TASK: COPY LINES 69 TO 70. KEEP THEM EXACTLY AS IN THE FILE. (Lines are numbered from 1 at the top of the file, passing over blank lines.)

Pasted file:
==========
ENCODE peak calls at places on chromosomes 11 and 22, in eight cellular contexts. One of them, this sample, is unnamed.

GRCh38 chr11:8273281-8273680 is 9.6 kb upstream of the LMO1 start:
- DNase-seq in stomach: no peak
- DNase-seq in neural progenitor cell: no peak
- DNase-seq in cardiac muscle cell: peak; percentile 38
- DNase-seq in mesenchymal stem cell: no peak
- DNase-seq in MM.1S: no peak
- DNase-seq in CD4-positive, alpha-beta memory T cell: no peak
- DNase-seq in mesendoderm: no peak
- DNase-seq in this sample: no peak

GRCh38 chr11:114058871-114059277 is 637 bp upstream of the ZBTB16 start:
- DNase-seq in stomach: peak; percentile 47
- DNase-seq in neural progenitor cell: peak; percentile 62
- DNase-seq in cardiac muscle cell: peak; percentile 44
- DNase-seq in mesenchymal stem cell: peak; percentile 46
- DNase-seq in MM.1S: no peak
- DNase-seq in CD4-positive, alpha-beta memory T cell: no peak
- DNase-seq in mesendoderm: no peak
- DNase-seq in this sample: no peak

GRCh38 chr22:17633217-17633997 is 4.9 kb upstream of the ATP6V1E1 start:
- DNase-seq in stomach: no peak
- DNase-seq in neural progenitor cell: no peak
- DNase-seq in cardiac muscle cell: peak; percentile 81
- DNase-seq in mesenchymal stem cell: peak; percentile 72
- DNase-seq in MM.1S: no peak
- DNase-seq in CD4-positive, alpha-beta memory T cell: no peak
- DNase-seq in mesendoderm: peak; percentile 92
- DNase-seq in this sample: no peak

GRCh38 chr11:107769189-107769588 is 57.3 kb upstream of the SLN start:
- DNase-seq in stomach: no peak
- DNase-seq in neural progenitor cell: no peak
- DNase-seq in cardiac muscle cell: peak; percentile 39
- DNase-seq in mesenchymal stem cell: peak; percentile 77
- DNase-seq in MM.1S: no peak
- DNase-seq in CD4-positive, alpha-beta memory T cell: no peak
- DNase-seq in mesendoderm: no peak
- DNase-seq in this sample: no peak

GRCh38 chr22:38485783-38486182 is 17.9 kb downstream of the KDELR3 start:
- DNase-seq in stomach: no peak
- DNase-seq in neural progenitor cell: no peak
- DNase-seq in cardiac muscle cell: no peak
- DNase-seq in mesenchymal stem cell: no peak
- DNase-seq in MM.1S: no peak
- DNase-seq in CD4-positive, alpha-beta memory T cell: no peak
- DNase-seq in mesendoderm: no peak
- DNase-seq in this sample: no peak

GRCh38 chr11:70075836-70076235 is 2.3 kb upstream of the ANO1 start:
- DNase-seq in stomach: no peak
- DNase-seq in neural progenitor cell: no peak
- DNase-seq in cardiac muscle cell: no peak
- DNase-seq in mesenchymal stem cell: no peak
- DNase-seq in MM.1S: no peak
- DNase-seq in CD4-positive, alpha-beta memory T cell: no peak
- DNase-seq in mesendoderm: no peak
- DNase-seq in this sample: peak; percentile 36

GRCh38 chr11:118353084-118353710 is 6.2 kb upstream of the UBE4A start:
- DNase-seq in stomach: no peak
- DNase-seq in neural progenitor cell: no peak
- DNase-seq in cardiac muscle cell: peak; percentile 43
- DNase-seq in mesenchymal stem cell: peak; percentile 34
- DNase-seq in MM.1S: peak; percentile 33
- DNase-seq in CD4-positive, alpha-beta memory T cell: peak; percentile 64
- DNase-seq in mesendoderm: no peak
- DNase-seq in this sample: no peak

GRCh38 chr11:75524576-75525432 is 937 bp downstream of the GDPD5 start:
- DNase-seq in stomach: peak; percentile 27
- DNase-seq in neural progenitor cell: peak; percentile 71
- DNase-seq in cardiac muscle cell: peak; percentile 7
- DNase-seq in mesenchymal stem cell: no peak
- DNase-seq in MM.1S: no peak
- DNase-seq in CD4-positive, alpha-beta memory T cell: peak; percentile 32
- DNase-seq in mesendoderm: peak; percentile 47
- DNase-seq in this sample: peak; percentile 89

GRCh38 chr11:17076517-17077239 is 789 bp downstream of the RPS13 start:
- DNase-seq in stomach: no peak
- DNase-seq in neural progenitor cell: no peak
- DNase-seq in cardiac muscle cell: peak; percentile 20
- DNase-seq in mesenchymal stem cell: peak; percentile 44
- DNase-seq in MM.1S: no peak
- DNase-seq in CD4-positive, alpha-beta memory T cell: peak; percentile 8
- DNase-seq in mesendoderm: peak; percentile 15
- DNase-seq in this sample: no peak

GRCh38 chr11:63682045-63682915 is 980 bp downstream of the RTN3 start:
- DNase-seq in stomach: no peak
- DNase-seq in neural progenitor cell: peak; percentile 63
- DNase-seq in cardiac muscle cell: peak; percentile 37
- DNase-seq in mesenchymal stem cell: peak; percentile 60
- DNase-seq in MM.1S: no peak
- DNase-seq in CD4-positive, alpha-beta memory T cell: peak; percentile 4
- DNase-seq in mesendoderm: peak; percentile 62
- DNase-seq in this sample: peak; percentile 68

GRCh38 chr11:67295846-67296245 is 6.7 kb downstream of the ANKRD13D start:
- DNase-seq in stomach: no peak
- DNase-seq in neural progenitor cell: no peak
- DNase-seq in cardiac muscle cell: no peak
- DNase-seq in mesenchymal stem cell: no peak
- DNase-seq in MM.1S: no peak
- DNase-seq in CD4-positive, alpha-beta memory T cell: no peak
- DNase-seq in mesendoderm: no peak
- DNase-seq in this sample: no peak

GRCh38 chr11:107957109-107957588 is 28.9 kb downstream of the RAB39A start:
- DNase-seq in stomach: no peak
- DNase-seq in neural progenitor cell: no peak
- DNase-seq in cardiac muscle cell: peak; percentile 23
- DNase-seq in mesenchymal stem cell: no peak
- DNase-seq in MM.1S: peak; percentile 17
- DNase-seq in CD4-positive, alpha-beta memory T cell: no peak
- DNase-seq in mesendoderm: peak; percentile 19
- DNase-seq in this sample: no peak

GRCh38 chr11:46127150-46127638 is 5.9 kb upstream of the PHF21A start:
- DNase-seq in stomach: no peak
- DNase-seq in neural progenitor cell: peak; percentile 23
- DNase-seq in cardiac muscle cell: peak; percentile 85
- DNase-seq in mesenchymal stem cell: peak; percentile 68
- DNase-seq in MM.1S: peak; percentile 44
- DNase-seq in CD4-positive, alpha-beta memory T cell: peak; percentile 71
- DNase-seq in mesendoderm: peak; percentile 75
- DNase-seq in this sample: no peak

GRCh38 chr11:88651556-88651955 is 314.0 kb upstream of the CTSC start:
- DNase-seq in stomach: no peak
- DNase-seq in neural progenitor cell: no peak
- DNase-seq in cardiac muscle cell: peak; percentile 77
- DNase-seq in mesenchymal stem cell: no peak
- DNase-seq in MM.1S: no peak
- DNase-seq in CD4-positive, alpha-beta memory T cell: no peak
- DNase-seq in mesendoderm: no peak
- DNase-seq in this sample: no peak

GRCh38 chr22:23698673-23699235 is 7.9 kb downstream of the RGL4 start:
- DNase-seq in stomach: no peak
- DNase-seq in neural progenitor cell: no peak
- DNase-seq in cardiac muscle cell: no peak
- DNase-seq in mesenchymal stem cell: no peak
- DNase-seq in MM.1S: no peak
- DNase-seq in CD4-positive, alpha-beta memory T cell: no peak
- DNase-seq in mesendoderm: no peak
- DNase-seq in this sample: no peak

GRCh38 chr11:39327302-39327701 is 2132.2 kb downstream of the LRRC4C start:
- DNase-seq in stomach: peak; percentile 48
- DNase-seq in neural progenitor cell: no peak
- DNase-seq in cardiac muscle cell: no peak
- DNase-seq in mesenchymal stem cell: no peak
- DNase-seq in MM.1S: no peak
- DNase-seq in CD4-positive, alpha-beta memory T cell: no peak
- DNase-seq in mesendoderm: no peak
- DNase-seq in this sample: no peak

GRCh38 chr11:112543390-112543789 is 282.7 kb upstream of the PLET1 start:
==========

- DNase-seq in mesenchymal stem cell: no peak
- DNase-seq in MM.1S: no peak